A large archive of 18 signed letters, 2 signed cards, 4 original manuscript pieces, 1 original drawing, 11 blank empty envelopes addressed to the recipient (one with a drawing of a cat in ink), and 1 inscribed book, all sent from the prolific science fiction writer, Brian W. Aldiss, to his long-time friend Patrick Eddington, the late Utah artist and former high school art teacher, who had as a goal the desire to create "The Cat Project," where literary and visual artists from around the world were asked to produce original works about cats, which would be included in a traveling exhibition and book (unfortunately never realized). Also included in the archive are 4 pieces of ephemera relating to the correspondence or author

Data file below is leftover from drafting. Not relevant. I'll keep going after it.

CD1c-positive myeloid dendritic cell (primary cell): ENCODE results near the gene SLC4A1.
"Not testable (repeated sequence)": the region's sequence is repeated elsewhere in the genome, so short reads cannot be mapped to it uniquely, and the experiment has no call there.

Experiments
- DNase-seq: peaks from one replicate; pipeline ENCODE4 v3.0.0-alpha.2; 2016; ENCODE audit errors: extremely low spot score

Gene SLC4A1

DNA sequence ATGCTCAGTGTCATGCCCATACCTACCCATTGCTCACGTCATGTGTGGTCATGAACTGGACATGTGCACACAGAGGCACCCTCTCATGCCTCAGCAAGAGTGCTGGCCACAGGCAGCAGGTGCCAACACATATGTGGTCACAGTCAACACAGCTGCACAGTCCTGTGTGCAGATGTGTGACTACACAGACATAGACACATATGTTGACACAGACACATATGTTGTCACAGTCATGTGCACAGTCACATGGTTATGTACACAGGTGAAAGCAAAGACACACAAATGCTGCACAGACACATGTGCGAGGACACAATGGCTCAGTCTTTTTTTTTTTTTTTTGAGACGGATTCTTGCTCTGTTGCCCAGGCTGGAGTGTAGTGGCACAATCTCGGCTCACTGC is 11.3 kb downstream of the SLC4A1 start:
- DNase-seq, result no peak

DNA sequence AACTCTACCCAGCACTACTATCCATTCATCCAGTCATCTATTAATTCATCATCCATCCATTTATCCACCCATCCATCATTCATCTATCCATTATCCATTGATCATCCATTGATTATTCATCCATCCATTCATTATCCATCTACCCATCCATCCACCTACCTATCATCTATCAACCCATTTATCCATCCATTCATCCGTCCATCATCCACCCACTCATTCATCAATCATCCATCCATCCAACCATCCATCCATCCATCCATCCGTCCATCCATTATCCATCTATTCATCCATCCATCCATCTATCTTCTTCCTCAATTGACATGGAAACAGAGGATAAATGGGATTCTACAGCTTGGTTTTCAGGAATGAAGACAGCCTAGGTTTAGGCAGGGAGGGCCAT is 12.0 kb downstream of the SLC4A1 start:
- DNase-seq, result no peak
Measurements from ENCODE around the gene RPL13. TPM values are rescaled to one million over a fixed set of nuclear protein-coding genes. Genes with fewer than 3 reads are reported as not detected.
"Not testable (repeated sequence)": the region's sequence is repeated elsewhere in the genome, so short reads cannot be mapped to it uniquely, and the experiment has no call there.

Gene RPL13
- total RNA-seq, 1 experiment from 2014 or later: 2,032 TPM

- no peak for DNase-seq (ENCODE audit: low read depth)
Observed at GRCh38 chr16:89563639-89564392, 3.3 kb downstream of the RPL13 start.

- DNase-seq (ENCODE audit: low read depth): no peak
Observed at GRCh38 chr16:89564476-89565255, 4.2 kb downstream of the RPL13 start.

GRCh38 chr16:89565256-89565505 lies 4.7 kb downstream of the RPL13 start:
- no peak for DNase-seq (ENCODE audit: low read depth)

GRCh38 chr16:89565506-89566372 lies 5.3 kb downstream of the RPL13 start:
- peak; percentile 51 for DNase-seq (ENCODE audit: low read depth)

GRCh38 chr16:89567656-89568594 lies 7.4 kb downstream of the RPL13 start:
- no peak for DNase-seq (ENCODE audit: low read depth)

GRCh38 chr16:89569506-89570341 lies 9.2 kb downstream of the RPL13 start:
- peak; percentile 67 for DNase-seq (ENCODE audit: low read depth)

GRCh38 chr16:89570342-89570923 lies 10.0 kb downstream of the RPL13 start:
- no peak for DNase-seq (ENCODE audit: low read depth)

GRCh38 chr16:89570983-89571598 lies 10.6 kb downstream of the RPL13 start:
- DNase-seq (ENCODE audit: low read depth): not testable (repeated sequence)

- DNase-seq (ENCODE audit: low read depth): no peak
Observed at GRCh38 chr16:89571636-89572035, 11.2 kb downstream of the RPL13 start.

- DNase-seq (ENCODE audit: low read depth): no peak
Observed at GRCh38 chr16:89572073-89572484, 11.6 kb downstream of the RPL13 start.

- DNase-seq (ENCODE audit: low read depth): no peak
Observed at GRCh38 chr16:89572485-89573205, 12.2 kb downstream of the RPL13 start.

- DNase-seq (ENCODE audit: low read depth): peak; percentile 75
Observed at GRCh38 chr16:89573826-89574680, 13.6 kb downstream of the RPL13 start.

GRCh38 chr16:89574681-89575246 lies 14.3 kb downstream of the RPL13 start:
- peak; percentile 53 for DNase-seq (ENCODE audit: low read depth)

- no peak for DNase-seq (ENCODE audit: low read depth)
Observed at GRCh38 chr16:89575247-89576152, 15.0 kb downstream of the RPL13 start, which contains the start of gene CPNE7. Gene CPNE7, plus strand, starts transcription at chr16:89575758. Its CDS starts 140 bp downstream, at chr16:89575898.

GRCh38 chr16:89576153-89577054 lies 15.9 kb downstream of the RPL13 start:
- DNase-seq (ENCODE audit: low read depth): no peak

Brian Wilson Aldiss (1925-2017), born in Norfolk, England, was not only a prolific writer of science fiction short stories and novels, but also anthologized science fiction and studied the history of the genre as well. Much of the background material in his works stemmed from his military service from 1943 through World War II in the Royal Corps of Signals in India, Burma, and Sumatra. Aldiss was inducted into the Science Fiction Hall of Fame in 2004. He was for many years happily married to Margaret Aldiss, an editor and bibliographer who produced three bibliographies of Aldiss's works. This archive is unique in that it represents a consistent and intensely personal correspondence over two years between close friends. The letters, eloquently written more often than not, reveal a wealth of details about Aldiss's personality, emphasizing his worldliness, his productivity, the way he feels about the act of writing, the love he has for his family, and the way he views such things as life, death, and his own age progression. Included in the archive are the following: Xerox copy on a sheet of paper [8 ½" by 11"] reproducing two articles published by The Salt Lake Tribune and Deseret News (Sunday, March 3, 1985) regarding the speaking appearance of Brian Aldiss in Patrick Eddington's home town, Salt Lake City, Utah. TLS. Letter on a sheet of paper [8 ¼" by 11 ½"], dated 28.x.89, on Aldiss's letterhead with the Boars Hill, Oxford address. The author begins by describing an imaginary planet that his friend the late astronomer Peter Cattermole has designed for him. Aldiss writes, "Reading his notes, gazing at his map, I feel like Keats On [sic] First Looking Into [sic] Chapman's Homer. So I'm slowly getting my stuff together to write a novel about this planet. This'll be a short one; I'm now too old and lazy to undertake another bloody great 3-volume operation." Signed by Aldiss at the close. Typed letter, most likely written by Margaret Aldiss, typed on both sides of a sheet of paper [8 ¼" x 10"]. Dated the 5th of November (year not given). This letter was written at the time that their children were in their teen-age years. In this bit of correspondence, Margaret mentions how busy Brian is with his writing career. She writes, "I am kept busy with my word processor, putting all Brian's stories through it, and looking after this house." TLS. Typed on 2 sheets of paper [8 ¼" x 11 ¾"], dated 21.xi.92, on letterhead with the author's Boars Hill, Oxford address. In this long letter to Patrick, Aldiss writes quite a bit about his own writing, bringing up his recently published book, "Home Life with Cats," a copy of which he has enclosed for Pat. He also writes that it has been an indifferent publishing year for him, listing what he has produced, and claiming, " I do turn 'em out." He goes on to mention that his chief preoccupation is with his "slow-growing" novel, "Burnell's Travels." As he states, "BURNELL started as a couple of short stories; then I realized what I had a hold of. I began thinking about the novel last year, when Margaret and I were holidaying in an idyllic spot in France, lost in the green depths of the Perigord. "While we were there, in that pleasant little farmhouse, I finished REMEMBRANCE DAY... I then had about two days of real holiday in which to relax. But already thoughts of Burnell were bubbling. Ah, how pleasantly idle was I in the early seventies. Since I've grown old, I have lost the gift of idleness. I can't stop writing- notes, poems, whatever. Partly this is the hope to leave something- a name as well as money- to my darling wife and four dear children. But in the main it's just something of which you know, difficult to articulate, the drive to translate the world, or more modestly one's own 'umwelt,' into words and pictures. Right?" Aldiss has signed at the foot. TLS. Letter typed on a sheet of paper [8 ¼" x 11 ¾"] with the author's letterhead bearing his Oxford address, dated Tuesday, 1st of June (year not specified). This piece of correspondence is special because it contains a detailed original sketch by Aldiss, covering a substantial portion of the page, of the Greek town Monemvasia. This charming sketch highlights the ruinous church, the steep ascent, the location of their hotel, and a "1 mile beautiful walk." His simple sketch truly conveys the feeling of the town. Aldiss writes, "Pat, Monemvasia is wonderful! They dub it 'Gilbraltar of Greece', but the real Gibraltar is a lewd dump, built over the meagre Brit military housing and stuffed with Indian shops; it's a bazaar. Monemvasia is a mystery. It's a hell of a great chunk of rock, connected to the mainland only by a causeway. A natural fortress... The place is semi-ruinous; restoration is taking place. Mid-level is a narrow 'road' on which tourists live, choc-a-bloc with tavernas and shoplets selling postcards, honey, pottery, junk, and the inevitable T-shirts. Above, crowning the place, and achieved by a taxing ascent, is the old fortress, once besieged by Turks, Byzants, Franks, and any number of other bastards. The old church is being patched up: otherwise it's acres of rock garden up there, colonized by brilliant or modest plants, euphorbias, herbs... A mile below lies the Aegean, breathing indigo. Marvellous place. Only eagles and artists should be allowed there." The letter is signed at the foot by Aldiss. Xerox copy [8 ¼" x 11 ½"] showing a partial view from above of Monemvasia . TLS. Computer-typed letter on a sheet of paper [8 ¼" x 11 ½"], dated 17/3/95, on Aldiss's Oxford letterhead. The letter opens with Aldiss thanking Pat for his generous gifts. He then goes on to mention that he will be attending the 16th Conference of the Fantastic, referring to himself as "their Permanent Special Guest." He continues highlighting his busy schedule by stating, "Life is extremely full. In fact it overflows. I'm writing several things, including a shambolic object which could be construed as autobiography or something - THE TWINKLING OF AN EYE. However, what's enclosed [see below] is a sort of core-plug through my geological time, written for a friend. I thought you might be interested; it reflects more rackety times in Oxford Past." Signed, "Your pal, Brian." The above letter was sent with an eleven-page [8 ¼" x 11 ½"] computer-typed original manuscript of a story Aldiss was working on entitled "The Story of a Funeral: Remembering George Halcrow." This piece, as one might expect, is chock-full of memories of how George met his wife, how George found Brian a room when his first marriage collapsed, and the first time Brian took Margaret out for a meal. TLS. Computer-typed letter on a sheet of paper [8 ¼" x 11 3/4"], dated 9/4/96, on Aldiss's Oxford letterhead. In this letter, Brian thanks Patrick for his customary round of gifts, one of which is a frame, in which he debates "whether to change the picture from a view of old China to a view of young Margaret." Signed, "Yours ever, Brian," at the foot. TLS. Computer-generated letter on a sheet of paper [8 ¼" x 11 ½"], dated 9/9/99, dated two years after the death of his wife from pancreatic cancer, and printed with the author's Old Headington, Oxford address at the head. The author writes, "It's good to hear that the project continues and develops. I will include my "Cat Improvement Co" poem in the envelope, in case you can use it. I really don't know any cat artists though. "It's so good-hearted of you to think of naming a star after Margaret. She really deserves no less. Her name is spelled MARGARET ALDISS. The family will be proud and comforted to hear what you are doing." Signed by Aldiss at foot. Xerox copy [10" x 8 ¼"] reproducing a poem by Brian Aldiss titled "The Cat Improvement Company." Eddington later printed this poem as a limited edition broadside published by The Green Cat Press in 2004. The Green Cat Press was a small press run by Patrick Eddington and fellow Utah artist Susan Makov. In the aforementioned letter, Aldiss commentated that he knew no "cat artists." In the end, Patrick himself provided the illustration. TLS. Computer-typed letter on a sheet of paper [8 ¼" x 11 ½"], dated 1/11/0, on letterhead printed with his Old Headington address. In this letter to Patrick, Aldiss acknowledges having been through a lot in the last few years, but he survives, "thanks to some splendid ladies who have entered my life, and to the creative urge, which does not seem to abate." He also mentions having in his possession a large deed box with his diaries from the sixties and seventies. He comments, "I'm currently writing Journal No. 36. They have become fuller since I'm in the house alone with no one to talk to. Mostly they are A5, and illustrated with cuttings, etc. I don't know what to do with them, this all-too-ample record of a foolish life. I expect to present them to the Bodleian Library. Then this house will be three deed boxes lighter... Of course I could leave them to my excellent daughter Wendy. She might possibly squeeze a little money from them- from the dirty bits, as it were!" Signed by Aldiss at the close. TLS. Computer-typed letter on a sheet of paper [8 ¼" x 11 ½"], dated 5/3/0, on letterhead printed with his Old Headington address. Aldiss opens with, "You are a very kind friend! FedEx have delivered the star certificate in pristine order, with the name of Margaret Aldiss inscribed upon it.... So there she is, gleaming up there in Cyngus... It's really a super thought of yours. I don't mind admitting I shed a few tears over it, tears of sorrow but also of gratitude that we had such a good pal. Much appreciated." What follows is Aldiss's acknowledgement of his grief for Margaret, along with an almost schoolgirl-like discussion of his current infatuations with women. He ends the letter by very affectionately stating, "what you say about my role on [sic] your life is very flattering. But we formed an immediate friendship- it has certainly been important in my life too. I'm happy to know you. I'll never forget the warmth of your kindness to me." Signed by Aldiss. TLS. Two-page letter written with a computer on sheets of paper [8 ¼" by 11 ½"], dated the 26th of September (year not mentioned, but circa 2000), from Brian W. Aldiss to Patrick Eddington. With Aldiss's Oxford address printed at the head. In this long and extremely personal letter, Aldiss describes his recent travels in full detail. "The sloop was beautiful and comfortable. Five Turks looked after us, hoisted the sails, boxed the compass, did the cooking, etc. We were able to swim from the boat most days, either in open sea or in a sheltered bay. The food and wine were good and plentiful; since we had paid for everything beforehand, we were generous with the wine. But above all, the other passengers were darlings- intelligent, companionable, and witty... I soon became fond of every one of them and, I believe, they became fond of me. In fact, we came to prefer sitting on our stern deck just chatting, laughing, singing, to tramping round the ruins ashore. The weather was perfect, as we sailed slowly northwards on the Aegean." At one point, he even brings up the bleak effect of World War I on the Dardenelles, reflecting that, "The slaughter on that campaign was ghastly. The Turks lost an estimated 300,000 killed, the Allies 265,000. I spent some sombre hours walking there among the pines, thinking about my father. He Stanley Aldiss, fought on Gallipoli; he was one of the lucky survivors." Signed by Aldiss at the foot. Art After Apogee: The relationships between an idea, a story, and painting by Brian Aldiss & Rosemary Phipps. Avernus, 2000. No. X in an edition limited to 100. Slender quarto in yellow wraps. Sent with the preceding letter. Inscribed by Brian Aldiss to his friend on the limitation page. A crude drawing of "The Cat & the Snake" is laid in. TLS. Computer-typed letter on a sheet of paper [8 ¼" x 11 ½"], dated 3/7/1, on letterhead printed with his Old Headington address. A letter in which Aldiss tells Pat how busy he is. He writes, "Never have I been so busy as now. Endless interviews regarding "A.I.". Of course I am fortunate, but it really means no creative time at all. On Monday, I returned from a conference at Liverpool University, while on Thursday I have to fly to the South of France (which of course will be very pleasant) for a conference on the Noir in Film and Fiction. After that, a more peaceful time, I'm hoping, before I retreat to a Greek island for a coupla weeks." Signed at the foot by Aldiss. TLS. Letter composed with a computer on a sheet of paper [8 ¼" x 11 ½"], dated 3/12/1, on Aldiss's Oxford letterhead. In this letter, Aldiss comments on the curious nature of the publishing business, stating, "My new reprint publishers, Stratus have recently gone bust: but not before they reprinted 'Brightfount Diaries.' This new edition omits the original pictures. However, here's a copy. My first book. Terribly dated. Insane to have reprinted it... No wonder they went bust." Next, Aldiss discusses the "Cat Improvement Co" broadside, wondering how many he will be able to acquire for himself without seeming greedy. Then, near the close of the letter, Aldiss muses on the changing medium of their correspondence, revealing himself to be a diehard letter writer: "It's a bit sad you are going on email. There is a pleasure in writing letters and certainly a pleasure in receiving your hand-written ones." Also of interest in this letter, is the fact that Aldiss encloses "another cat poem, a rather sinister thing." The letter is signed at the foot by Aldiss. Original manuscript poem printed from the computer on a sheet of paper [8 ¼" x 11 ¾"]. Originally sent with the preceding letter. The title at the head of this poem is "Domestic Incident." The second stanza of the poem reads, "All animal, burly cat, hideous but beautiful / My beautiful Sotkin, puissant in movement / Jaw locked round jackdaw / He struggles through the door / Into kitchen, his cave, its grave/ Twice himself in elegant fury. / Darker fangs grind my bones." TLS. Computer-typed letter on a sheet of paper [8 ¼" x 11 3/4"], dated 19/11/1, on Aldiss's letterhead printed with his Old Headington address. In this letter, the author comments on the search for Bin Laden, as well as the "Cat Improvement Co." broadside. Brian has signed at the bottom. Enclosed in the letter are the two pieces listed below. A two-page [8 ¼" x 12 ½"] computer typed original manuscript entitled "The Cat Machine." This story is what can only be termed a sci-fi/ horror cat story, involving a sort of Frankenstein-like cat, that continues to grow, eventually consuming a postman and a refrigerator, then attacking his owner when his back is turned, before disappearing into the night. The horror does not stop there- the machine cat goes on to become a world concern. On a lighter note, the story does end with the machine cat becoming King of Albania. "The Cat Machine." An original collage/drawing in marker, and ink on paper [11 ¾" x 8 ¼"]. With the author's initials in ink in the lower right corner. TLS. Computer-typed letter on two sheets of paper [8 ¼" x 11 ½"], dated 12/10/1, on Aldiss's letterhead printed with his Old Headington, Oxford address. Aldiss begins this letter with beautiful imagery and words, writing, "It's just on five of the afternoon. Sunlight filters into my west-facing windows, into my study and my small sitting room. You'd have to be a brute not to be moved by the beauty of the light." The letter changes its tone a bit when Aldiss addresses the atrocities of September 11. He writes, "The world has changed. It's misery, all uncertainty and foreboding. While appreciating that one must get a hold of the fanatic bin Laden, I grieve at the incessant bombing carried out by US and UK planes and ships. Christ, Kabul was already ruinous. It is always liable to seem like a war of the Rich against the Poor." As per usual, Aldiss also includes some extremely personal information in this letter, pointing out that he has a "darling lover who lives only two doors away. Her name is Alison and great is my admiration for her. We went to a Greek island together last month, and bliss it was." Signed at the foot by Aldiss. TLS. Computer-typed letter on a sheet of paper [8 ¼" x 11 3/4"], dated 12 February 2002, on Aldiss's letterhead printed with his Old Headington, Oxford address. In this communication, Aldiss discusses the notion of collaboration between artists. He states, "I hope your collaboration with Cees [Nooteboom] works out well. I had enough - quite pleasurable - problems collaborating with Roger Penrose to cure me of the wish ever to collaborate again." Signed by Brian above the postscript. TLS. Brief computer-typed letter on a sheet of paper [8 ¼" x 11 ½"], dated 5 March 2002, on letterhead printed with his Old Headington address. In this communication, Aldiss refers to what Eddington calls "the screw up," and offers to return the broadsides, stating at the same time, "Unfortunately I feel oddly reluctant to append my signature." Signed by the writer at the close. TLS. Computer-typed letter composed on a sheet of paper [8 ¼" x 11 ½"], dated 11/5/4, on Aldiss's Old Headington letterhead. In the body of the letter, the author addresses the fact that he is, as is typical, very busy. He asks, "How is your press studio getting on? You sound busy. So am I, doing all sorts of work. Plus trying to write a large ambitious novel, The Walcot Novel; I have 65,000 on the computer so far. Last week, I spent two days in a recording studio, reading aloud my novel, 'Affairs at Hampden Ferrers' into the mike, doing all the voices. Two days, from 10 a.m. to 5 p.m. Quite fun if you concentrate. This for an audio book. I'll send you a copy when it is published." Signed by Aldiss at the foot. TLS. Computer-typed letter on a sheet of paper [8 ¼" x 11 ½"], dated 23/5/4, on Aldiss's customary letterhead. Housed in a postmarked airmail envelope. Here, Aldiss elegantly opens the letter with the statement, "As one grows older, the winds of neglect blow more keenly. " He continues with "Yesterday, a Prof Vladimir Gopman in Moscow sent me a copy of the Russian literary magazine - equivalent of our TLS or your New York Review of Books - in which he reviews 'Affairs at Hampden Ferrers' at some length, saying it is 'a brilliant piece of writing, full of energy and wit'. It's pleasant to have the good opinion of the Russians, yet this novel of mine has been pretty well neglected in Britain." He ends up closing this letter on a very personal note by writing, "It's Sunday and sunlight streams into my study, stopping in the garden on the way. Today was my dead wife's birthday. Poor lovely Margaret! Next Sunday, my younger daughter Charlotte gets married. There's a busy week ahead before the great event. Still a remote and inaccessible thing in me says - whether there is wretchedness or rejoicing - 'All this is nothing, Brian!' This doppelganger effect must be what some people mistake for God... "I save your envelopes as well as your letters. Don't work too hard! Fond affection, (signed) Brian." "An Account of My Daughter Charlotte May's Wedding, Sunday 30th May 2004." An original 6-page computer-typed prose piece on paper [8 ¼" x 11 ½"]. This is an incredibly detailed account of the proceedings, where at one point, Aldiss asks, "What would Margaret have made of it all?" (One feels her presence several times in this piece, although she has passed). As in the piece Aldiss wrote about his friend's funeral, one sees here the constant musing about life's experiences, and the effect of these experiences, as well as the process of growing older. He poignantly writes, "We cuddled our drinks then sauntered about the pleasant open space, chatting. Everyone looked so decorative, young, old and in-between alike. .. Nafisa, the darling Hashemite Princess, accompanied by Martin and Nicky, looking quite her old self, though perhaps less bubbley [sic] than usual, after her recent encounter with cancer.... And my old passion, Hilary Sharp long since Hilary Parsons, with her husband, Adrian, still easy to look at, and he the perfect gentleman (i.e., a little stiff). It's many a year since we worked together, Hilary and I, in Parker's bookshop. She was never tall and has put on some weight, but I read in her face, in her expression, her eyes, that little glint of mischief I well recalled, as if everything including our advancing age, was secretly rather fun." Aldiss does bring up his new loving partner in life, also in attendance, Alison, which adds to the atmosphere the feeling of progression from loss to a sort of "re-birth" in life. Inscribed by Aldiss to Eddington at the close of the piece: "Dear Pat- Just thought you might be interested! Regards, Brian." A two-page email letter printed on paper [8 ½" x 11"], dated August 29, 2004. Subject: "Prints. Corfu. Albania. Games." In this email, Aldiss mentions that he will fly to Boston for the World Con, noting that his older son Clive, "on the premise that I am getting old and incapable, is flying over from Athens to accompany me, look after me, and generally get in the way." Despite discussing the fact that he is advancing in years, the email contains much that is upbeat and positive. For example, he writes, "I took my darling and lovely ami Alison off to Corfu for a week's break. It was perfect. The skies were always blue. It was warm. The sea was warm. We slept under a mosquito net... We ate in many a beach taverna... Generous Greek salads with feta cheese. The fish caught just before dawn were consumed as dusk gathered. And we drank endless bottles of retsina. And we laughed and kissed and screwed. I cannot tell you what a wonder, what a darling, Alison is, extremely honest, humorous and with a talent to be happy and amused. She has changed my life and maybe made me less of a bastard." Autographed Christmas/New Year Card Signed. Folded [6" x 4"]. No date. The card reads: "Dear Pat. Have a great festive season! As always, Brian (signed)." ANS. Note on a card [6" x 4"] with the Old Headington letterhead. He mentions that he has been abroad several times. Signed by Aldiss. Short computer-printed biography of Brian W. Aldiss on a sheet of paper [8 ¼" x 11 ¾"]. 11 empty envelopes addressed to Patrick Eddington, one with a cat drawing in pen on the reverse of the envelope.